It is with great sadness and no small amount of consternation that I must report “The Forgotten Adventures of Dolley Madison” will not be completed by November of 2011.
Whatever disappointment you might be feeling cannot compare to my own, for now I shall have to go out and buy real Christmas gifts for my family and friends instead of presenting them with an autographed copy of a book whose cost to me is a tiny fraction of the cover’s Suggested Retail Price.
Some explanation for the delay is in order.
My previous books and articles were non-fiction, written for United States Army Soldiers and Marines who desired additional information on various aspects of warfare. Each was carefully researched, cleverly composed, widely read and internationally plagiarized. I wanted to do something different, so decided to write a fictional action-adventure novel, naively assuming fiction is just non-fiction with falsified facts.
This assumption was, I discovered a year into the project, wrong.
The real difference is that fiction has characters, and characters add an unbelievable level of complexity.
My characters are lazy, every one of them! I must tell them where to stand, what to do and say, even what to think. Perhaps they believe, having lived through the story once before, they are absolved of further effort–until after a scene is completed, at which time they proclaim (with righteous indignation!) they would never say or think or do whatever it was I wrote.
The main characters, confident I cannot kill them off, each present unique challenges.
Mrs. Madison complains my writing adds ten pounds to her weight, and insists on being described wearing fashionable clothing and colorful turbans, even when engaged in hand-to-hand combat on the muddy New Orleans battlefield.
Mr. Madison demands additional love scenes with Mrs. Madison, but is unwilling to accompany her through the wilds of Tennessee and Alabama, insisting instead on passionate flashbacks, naughty dream sequences, and increasingly risqué correspondence. Mrs. Madison was quite enthusiastic about this until she realized these explicit excursions into the marital arts were read by everyone; she now censors both frequency and detail–afterwards, of course.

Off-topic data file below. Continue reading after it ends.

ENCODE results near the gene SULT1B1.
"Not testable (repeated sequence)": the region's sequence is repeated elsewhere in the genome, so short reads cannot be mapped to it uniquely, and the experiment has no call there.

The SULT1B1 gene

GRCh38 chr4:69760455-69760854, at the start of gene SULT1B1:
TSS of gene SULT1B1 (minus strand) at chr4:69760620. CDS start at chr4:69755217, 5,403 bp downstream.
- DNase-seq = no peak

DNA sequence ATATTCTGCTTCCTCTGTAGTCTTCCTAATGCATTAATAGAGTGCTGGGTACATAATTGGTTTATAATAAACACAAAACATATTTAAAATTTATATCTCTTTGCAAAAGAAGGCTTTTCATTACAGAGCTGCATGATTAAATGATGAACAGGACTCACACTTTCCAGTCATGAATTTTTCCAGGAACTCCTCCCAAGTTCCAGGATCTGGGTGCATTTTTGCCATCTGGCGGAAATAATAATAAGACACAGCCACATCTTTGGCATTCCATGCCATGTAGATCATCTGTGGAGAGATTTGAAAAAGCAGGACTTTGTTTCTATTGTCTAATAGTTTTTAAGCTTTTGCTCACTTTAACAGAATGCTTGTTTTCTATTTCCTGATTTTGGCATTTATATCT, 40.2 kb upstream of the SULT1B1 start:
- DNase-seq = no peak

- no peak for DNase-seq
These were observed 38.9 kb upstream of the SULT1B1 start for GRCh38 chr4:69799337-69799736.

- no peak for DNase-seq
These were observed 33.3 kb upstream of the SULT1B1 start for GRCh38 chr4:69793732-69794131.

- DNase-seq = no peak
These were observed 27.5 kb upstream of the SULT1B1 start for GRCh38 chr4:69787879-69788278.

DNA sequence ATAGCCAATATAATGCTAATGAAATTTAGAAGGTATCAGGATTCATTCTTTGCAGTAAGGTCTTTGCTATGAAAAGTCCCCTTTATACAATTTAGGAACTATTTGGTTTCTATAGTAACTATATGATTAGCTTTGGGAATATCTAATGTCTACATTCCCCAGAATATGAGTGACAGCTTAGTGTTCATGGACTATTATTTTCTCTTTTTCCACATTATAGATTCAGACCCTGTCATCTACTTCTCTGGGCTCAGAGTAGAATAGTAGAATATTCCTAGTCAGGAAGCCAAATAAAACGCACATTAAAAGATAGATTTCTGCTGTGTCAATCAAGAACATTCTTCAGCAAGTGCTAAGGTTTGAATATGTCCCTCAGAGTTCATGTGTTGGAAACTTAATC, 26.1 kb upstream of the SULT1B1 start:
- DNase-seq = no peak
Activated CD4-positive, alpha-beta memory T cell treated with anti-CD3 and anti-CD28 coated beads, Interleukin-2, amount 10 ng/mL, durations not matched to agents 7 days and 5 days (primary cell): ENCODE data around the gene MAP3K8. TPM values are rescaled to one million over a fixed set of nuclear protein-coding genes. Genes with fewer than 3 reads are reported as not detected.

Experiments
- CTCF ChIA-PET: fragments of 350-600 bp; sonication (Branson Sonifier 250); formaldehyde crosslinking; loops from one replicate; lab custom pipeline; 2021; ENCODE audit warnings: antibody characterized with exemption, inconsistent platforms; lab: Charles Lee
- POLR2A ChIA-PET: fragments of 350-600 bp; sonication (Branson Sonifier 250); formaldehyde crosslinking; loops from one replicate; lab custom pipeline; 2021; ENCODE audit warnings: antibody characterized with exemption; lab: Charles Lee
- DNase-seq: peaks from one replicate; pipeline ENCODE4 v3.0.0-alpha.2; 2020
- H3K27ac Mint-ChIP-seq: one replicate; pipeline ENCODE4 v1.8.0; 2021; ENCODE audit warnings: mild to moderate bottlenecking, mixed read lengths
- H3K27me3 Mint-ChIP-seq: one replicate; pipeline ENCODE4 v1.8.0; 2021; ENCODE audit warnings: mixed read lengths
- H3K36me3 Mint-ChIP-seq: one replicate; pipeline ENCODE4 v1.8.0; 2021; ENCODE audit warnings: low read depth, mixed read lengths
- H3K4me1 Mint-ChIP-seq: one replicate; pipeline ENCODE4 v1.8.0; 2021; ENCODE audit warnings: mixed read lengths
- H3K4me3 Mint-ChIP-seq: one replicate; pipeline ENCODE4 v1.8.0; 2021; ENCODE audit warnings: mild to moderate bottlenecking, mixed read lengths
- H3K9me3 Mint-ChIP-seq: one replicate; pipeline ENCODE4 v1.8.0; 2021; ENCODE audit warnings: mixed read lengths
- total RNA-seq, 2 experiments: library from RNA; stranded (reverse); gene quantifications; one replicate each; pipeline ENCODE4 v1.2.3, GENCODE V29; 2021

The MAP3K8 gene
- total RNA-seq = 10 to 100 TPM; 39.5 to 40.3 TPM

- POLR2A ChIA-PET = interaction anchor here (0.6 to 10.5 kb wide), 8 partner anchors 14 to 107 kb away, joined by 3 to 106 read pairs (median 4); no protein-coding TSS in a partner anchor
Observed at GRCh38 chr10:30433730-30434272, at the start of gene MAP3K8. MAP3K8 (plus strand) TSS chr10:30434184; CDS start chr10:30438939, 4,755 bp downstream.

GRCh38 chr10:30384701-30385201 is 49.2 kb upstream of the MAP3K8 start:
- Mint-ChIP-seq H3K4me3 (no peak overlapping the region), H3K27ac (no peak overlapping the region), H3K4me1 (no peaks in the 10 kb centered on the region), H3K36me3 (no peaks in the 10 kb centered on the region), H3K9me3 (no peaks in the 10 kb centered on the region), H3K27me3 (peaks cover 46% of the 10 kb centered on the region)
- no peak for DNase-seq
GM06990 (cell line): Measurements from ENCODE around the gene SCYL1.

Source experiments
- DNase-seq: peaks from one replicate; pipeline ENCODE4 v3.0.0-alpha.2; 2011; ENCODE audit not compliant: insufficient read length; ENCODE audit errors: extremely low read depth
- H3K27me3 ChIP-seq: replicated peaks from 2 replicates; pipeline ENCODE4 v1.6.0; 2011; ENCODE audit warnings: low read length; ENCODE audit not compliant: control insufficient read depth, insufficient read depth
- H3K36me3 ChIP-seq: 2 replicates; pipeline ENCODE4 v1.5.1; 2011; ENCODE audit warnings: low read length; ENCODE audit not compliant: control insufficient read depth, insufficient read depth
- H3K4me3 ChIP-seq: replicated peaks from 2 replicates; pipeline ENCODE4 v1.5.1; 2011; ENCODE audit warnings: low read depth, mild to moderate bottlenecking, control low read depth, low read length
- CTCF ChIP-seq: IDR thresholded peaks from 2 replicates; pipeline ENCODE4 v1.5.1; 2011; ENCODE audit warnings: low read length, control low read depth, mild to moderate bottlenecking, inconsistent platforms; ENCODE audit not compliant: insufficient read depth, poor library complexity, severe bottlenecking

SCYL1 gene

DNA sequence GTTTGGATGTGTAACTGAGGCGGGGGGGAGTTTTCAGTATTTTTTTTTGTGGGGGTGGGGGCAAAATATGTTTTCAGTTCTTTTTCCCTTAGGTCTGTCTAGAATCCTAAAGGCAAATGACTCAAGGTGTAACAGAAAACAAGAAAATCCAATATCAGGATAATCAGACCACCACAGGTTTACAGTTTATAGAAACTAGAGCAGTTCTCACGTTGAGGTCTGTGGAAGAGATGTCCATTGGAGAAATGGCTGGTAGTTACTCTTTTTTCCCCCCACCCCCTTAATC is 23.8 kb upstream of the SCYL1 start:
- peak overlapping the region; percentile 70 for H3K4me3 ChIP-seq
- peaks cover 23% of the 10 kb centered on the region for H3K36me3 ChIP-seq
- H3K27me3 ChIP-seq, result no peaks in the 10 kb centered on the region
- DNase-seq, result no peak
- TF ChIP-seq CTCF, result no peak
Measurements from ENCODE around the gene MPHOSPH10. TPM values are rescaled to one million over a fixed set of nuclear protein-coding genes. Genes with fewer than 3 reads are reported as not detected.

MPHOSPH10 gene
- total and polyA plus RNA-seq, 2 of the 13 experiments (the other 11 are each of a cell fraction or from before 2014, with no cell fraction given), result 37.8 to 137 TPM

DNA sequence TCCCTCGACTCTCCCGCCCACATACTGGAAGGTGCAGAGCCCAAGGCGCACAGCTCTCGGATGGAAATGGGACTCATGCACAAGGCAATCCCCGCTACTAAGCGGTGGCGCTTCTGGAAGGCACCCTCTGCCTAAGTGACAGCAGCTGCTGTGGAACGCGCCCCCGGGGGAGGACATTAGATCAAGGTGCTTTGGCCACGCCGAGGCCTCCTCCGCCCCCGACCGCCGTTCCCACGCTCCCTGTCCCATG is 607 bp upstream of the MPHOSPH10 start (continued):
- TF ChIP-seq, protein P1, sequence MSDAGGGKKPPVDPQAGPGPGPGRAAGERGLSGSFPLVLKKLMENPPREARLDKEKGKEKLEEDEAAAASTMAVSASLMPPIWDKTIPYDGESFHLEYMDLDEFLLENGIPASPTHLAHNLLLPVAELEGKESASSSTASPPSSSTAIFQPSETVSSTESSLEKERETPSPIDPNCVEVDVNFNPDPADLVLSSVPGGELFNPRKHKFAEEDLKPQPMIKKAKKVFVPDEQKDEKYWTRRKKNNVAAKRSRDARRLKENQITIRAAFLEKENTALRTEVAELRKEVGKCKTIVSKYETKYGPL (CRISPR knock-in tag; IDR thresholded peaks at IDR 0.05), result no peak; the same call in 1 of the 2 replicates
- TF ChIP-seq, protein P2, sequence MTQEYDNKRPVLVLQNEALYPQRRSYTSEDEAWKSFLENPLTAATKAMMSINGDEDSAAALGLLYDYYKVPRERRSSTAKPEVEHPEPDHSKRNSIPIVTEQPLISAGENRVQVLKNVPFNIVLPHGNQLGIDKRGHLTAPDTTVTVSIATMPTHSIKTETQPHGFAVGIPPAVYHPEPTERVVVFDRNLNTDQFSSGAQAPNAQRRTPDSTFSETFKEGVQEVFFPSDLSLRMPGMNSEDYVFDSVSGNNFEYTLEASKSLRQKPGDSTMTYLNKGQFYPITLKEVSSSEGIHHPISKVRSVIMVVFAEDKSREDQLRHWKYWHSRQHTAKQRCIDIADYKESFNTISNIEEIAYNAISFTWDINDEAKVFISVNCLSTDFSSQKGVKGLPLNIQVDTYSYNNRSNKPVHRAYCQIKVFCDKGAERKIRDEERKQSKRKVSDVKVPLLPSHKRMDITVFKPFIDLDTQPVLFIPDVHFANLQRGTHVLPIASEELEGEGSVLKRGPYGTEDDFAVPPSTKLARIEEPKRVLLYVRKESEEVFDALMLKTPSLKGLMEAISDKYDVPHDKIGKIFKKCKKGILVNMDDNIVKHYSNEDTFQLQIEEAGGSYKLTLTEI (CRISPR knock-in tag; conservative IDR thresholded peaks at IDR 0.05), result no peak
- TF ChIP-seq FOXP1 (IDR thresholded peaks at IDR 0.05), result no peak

Their young nephew, Bobby, keeps pestering me to include pals Tommy Jackson and Nate Forrest to defeat the enemy invasion, sometimes referring to these invaders as “Yankees”, a slip which invariably elicits howls of indignation from my host of British antagonists.
Sukey, Mrs. Madison’s servant, continues to find exotic weapons of increasing lethality for her many combat scenes, and I must verify each existed in 1814 or risk shifting the book’s genre to Steam Punk: the Girandoni compressed-air assault rifle checked out, but I’m pretty sure she forged Fulton’s signature on the flamethrower blueprints.
Minutes ago my editor informed me that during crucial dialog between Mr. and Mrs. Madison, the rest of the characters are visible in the background, helping the British Army burn the Capitol building, undoubtedly infuriated by something they saw on CSPAN’s coverage of Congress. Another scene rewrite, another week lost.
Spielberg and Lucas have the right idea: replace them all with digital replications, as in a graphic novel.
Well, enough of this self-indulgent commiserating.
Expect “The Forgotten Adventures of Dolley Madison” to be published prior to the two-hundredth anniversary of the start of the War of 1812: 18 June 2012.